“How long do you think this will take?” the first mate asks me. The answer – anything between 15 minutes and 12 hours – does not seem to what he wants to hear. We are about to board one of the two helicopters on Araon to fly onto the western end of the Getz ice shelf. If it turns out that the weather there is not as good as it is at the ice shelf front, we will be back in 15 minutes. If all goes to plan, we will deploy phase sensitive radars and do seismic surveys at four sites within the next twelve hours.
The phase sensitive radars were developed and built at the British Antarctic Survey (BAS) and very precisely measure changes in ice thickness. This means that we get a direct measurement of the ice shelf melt rate. Satellites can also be used to measure this, but will only give average values over several years, while we will get a value every 2 hours from the phase sensitive radars. In combination with the moorings that we have deployed at the ice shelf front, this will allow us to directly link changes in ocean temperature to changes in the ice shelf melt rate. The aim of the seismic surveys is to find out how much seawater there is between the floating ice shelf and the bedrock. While radar can find the base of the ice shelf, it isn’t powerful enough to reach the seafloor through the water. In fact few things besides seismic surveys are, which is why very little is known about the shape of the seabed under the floating ice shelves and even as few as our four points will make a difference. Bigger seismic surveys normally use explosives as the sound source, but we are doing a more basic version with a sledgehammer and steel plate as the sound source and a set of wireless geophones that we have borrowed from Pennsylvania State University.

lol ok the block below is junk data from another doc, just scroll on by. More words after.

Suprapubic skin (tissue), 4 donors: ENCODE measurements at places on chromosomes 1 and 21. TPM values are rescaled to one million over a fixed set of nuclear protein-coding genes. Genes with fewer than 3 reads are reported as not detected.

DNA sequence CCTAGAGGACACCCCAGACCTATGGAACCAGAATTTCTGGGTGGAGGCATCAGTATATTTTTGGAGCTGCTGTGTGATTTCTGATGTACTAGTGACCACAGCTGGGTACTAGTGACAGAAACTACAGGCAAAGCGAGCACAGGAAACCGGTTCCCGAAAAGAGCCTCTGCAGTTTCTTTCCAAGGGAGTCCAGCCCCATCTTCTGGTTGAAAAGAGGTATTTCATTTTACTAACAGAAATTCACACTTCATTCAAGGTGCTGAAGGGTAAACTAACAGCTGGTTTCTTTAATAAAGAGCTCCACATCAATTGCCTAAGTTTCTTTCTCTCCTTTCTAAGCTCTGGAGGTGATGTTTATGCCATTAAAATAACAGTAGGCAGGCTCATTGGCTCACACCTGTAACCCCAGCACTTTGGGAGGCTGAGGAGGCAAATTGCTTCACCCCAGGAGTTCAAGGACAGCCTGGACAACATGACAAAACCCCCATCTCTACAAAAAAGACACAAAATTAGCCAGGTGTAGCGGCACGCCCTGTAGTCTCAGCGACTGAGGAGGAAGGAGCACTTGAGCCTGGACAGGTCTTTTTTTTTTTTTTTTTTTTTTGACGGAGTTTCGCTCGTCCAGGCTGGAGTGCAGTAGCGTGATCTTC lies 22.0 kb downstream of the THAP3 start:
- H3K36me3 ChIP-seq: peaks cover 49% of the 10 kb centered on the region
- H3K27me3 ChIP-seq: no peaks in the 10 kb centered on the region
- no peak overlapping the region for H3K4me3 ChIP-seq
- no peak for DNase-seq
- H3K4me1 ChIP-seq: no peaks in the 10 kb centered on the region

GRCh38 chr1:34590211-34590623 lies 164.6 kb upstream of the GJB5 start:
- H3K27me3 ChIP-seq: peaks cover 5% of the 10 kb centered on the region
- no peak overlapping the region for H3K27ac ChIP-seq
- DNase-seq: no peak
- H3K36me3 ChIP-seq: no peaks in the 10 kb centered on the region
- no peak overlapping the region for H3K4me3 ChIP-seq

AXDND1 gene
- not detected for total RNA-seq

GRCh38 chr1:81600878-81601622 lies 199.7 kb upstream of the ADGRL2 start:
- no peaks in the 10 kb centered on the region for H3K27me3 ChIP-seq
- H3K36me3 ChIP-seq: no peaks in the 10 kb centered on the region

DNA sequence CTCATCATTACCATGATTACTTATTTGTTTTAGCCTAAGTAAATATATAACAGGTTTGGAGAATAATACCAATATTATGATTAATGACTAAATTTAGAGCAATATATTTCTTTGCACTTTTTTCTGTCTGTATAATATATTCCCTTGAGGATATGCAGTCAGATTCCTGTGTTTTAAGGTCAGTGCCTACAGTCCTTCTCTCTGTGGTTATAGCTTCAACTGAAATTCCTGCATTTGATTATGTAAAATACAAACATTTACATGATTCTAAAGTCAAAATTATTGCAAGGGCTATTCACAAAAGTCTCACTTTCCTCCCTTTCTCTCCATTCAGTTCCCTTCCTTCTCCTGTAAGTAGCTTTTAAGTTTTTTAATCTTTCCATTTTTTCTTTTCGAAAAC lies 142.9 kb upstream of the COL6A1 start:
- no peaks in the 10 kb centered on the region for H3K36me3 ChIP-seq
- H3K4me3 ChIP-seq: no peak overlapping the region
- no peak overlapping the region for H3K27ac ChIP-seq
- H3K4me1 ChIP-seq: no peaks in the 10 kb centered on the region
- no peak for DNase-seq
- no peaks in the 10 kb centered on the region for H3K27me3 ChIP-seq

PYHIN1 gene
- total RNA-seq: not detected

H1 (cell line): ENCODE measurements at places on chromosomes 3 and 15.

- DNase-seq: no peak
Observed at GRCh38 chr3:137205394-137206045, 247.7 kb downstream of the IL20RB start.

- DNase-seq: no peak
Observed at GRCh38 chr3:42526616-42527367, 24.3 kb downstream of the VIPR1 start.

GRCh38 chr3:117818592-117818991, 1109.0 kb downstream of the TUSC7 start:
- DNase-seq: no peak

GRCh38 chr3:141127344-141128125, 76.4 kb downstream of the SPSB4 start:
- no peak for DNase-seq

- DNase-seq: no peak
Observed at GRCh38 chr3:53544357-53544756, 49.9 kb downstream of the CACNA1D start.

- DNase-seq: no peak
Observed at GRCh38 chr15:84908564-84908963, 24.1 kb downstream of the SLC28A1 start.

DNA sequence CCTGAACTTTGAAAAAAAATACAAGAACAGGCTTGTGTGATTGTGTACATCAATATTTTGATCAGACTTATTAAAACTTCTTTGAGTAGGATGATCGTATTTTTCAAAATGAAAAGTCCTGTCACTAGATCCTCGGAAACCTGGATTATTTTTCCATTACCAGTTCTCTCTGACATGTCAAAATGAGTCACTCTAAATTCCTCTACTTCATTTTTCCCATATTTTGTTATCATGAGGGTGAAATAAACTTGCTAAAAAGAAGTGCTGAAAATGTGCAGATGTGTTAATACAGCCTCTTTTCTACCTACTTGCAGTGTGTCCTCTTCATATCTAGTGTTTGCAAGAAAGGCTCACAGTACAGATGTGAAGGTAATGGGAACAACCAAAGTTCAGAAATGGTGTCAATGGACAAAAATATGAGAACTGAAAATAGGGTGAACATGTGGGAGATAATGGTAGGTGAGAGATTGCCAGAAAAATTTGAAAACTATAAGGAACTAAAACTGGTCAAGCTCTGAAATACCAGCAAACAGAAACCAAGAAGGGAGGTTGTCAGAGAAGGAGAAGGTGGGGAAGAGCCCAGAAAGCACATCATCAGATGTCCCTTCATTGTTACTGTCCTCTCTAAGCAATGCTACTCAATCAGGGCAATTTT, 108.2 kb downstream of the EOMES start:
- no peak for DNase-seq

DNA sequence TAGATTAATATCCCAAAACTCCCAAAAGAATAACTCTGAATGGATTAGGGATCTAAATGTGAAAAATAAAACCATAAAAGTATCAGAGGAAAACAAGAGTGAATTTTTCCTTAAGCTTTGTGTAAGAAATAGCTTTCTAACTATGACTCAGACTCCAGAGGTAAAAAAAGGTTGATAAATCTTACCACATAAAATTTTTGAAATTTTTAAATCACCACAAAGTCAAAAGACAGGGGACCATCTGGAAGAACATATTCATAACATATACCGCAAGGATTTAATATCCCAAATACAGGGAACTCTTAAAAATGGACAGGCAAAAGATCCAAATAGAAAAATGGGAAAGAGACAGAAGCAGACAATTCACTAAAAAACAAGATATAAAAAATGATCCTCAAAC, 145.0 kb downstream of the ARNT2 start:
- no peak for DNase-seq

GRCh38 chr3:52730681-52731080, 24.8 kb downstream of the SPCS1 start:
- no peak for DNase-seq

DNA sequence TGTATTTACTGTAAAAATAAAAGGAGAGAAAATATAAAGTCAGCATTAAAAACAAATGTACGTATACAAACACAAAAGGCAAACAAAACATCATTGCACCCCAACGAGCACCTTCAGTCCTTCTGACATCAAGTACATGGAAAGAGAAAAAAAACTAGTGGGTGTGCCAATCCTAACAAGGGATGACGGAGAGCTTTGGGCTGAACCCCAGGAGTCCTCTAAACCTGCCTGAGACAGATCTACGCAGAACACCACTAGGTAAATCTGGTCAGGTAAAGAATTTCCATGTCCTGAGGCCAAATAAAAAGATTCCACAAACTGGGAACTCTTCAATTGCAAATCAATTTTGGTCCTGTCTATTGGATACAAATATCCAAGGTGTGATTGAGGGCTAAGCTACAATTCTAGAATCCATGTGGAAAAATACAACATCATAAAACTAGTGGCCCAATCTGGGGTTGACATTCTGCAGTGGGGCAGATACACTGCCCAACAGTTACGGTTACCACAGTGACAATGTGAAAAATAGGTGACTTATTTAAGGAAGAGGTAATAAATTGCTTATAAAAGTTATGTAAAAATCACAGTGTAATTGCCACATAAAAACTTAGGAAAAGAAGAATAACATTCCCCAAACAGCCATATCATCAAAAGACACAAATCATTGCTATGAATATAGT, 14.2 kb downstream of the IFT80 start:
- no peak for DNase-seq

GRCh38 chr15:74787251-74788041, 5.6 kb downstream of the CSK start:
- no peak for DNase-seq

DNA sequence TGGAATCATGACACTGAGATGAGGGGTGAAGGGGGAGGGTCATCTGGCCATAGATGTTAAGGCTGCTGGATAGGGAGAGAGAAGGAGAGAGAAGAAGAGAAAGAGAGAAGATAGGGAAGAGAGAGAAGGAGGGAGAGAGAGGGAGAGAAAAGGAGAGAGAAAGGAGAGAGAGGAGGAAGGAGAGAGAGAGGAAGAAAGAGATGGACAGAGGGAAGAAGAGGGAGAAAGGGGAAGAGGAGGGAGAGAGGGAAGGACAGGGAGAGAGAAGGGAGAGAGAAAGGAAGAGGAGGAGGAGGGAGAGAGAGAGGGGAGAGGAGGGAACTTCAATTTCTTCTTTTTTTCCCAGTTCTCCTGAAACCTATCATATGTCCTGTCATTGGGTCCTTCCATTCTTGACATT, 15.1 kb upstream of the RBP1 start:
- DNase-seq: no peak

As we rise above the ice shelf front, the ice spreads out in front of us.
It is vast, flat and white and rather magnificent.
After flying for 30 minutes we get to the first site, the Korean mountaineering guide hops out and checks that there aren’t any crevasses. We unload the helicopter and start to work. The first site takes a while as we work out the quirks of the equipment that we have only used in tests at home before. A few tests show that the helicopter pilot is the best seismic source. This means he gets to strike 120 blows with the sledgehammer over the four sites. He seems to be happy to do this and by site three we have worked out a pretty good routine of deploying the geophones, doing the survey and collecting them again. The mountaineering guide joins Povl from BAS and Kyoung Ho from KOPRI in setting up the radar sites. This involves digging holes, putting up a mast for the Iridium antenna to send the data back to us, and building antenna boxes.
Just under 11 hours later, at 5.30 in the morning, we arrive back at the ship after successfully completing our four sites.